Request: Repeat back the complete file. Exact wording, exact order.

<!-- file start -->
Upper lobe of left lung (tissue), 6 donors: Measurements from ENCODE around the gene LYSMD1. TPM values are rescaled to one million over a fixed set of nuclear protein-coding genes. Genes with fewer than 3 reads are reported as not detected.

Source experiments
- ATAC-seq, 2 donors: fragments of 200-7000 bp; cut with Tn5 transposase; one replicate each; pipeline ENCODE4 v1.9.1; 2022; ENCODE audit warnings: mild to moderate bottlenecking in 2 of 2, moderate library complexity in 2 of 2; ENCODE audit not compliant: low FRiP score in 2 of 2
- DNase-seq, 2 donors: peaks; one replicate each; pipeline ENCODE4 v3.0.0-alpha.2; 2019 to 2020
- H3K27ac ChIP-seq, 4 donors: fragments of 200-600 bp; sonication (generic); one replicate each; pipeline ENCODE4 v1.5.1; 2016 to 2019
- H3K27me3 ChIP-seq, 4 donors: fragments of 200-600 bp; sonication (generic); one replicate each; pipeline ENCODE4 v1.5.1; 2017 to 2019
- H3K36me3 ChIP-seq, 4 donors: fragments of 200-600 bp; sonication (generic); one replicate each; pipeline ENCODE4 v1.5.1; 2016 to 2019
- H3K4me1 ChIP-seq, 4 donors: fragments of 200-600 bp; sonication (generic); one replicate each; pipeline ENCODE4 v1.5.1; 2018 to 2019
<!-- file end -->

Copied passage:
Upper lobe of left lung (tissue), 6 donors: Measurements from ENCODE around the gene LYSMD1. TPM values are rescaled to one million over a fixed set of nuclear protein-coding genes. Genes with fewer than 3 reads are reported as not detected.

Source experiments
- ATAC-seq, 2 donors: fragments of 200-7000 bp; cut with Tn5 transposase; one replicate each; pipeline ENCODE4 v1.9.1; 2022; ENCODE audit warnings: mild to moderate bottlenecking in 2 of 2, moderate library complexity in 2 of 2; ENCODE audit not compliant: low FRiP score in 2 of 2
- DNase-seq, 2 donors: peaks; one replicate each; pipeline ENCODE4 v3.0.0-alpha.2; 2019 to 2020
- H3K27ac ChIP-seq, 4 donors: fragments of 200-600 bp; sonication (generic); one replicate each; pipeline ENCODE4 v1.5.1; 2016 to 2019
- H3K27me3 ChIP-seq, 4 donors: fragments of 200-600 bp; sonication (generic); one replicate each; pipeline ENCODE4 v1.5.1; 2017 to 2019
- H3K36me3 ChIP-seq, 4 donors: fragments of 200-600 bp; sonication (generic); one replicate each; pipeline ENCODE4 v1.5.1; 2016 to 2019
- H3K4me1 ChIP-seq, 4 donors: fragments of 200-600 bp; sonication (generic); one replicate each; pipeline ENCODE4 v1.5.1; 2018 to 2019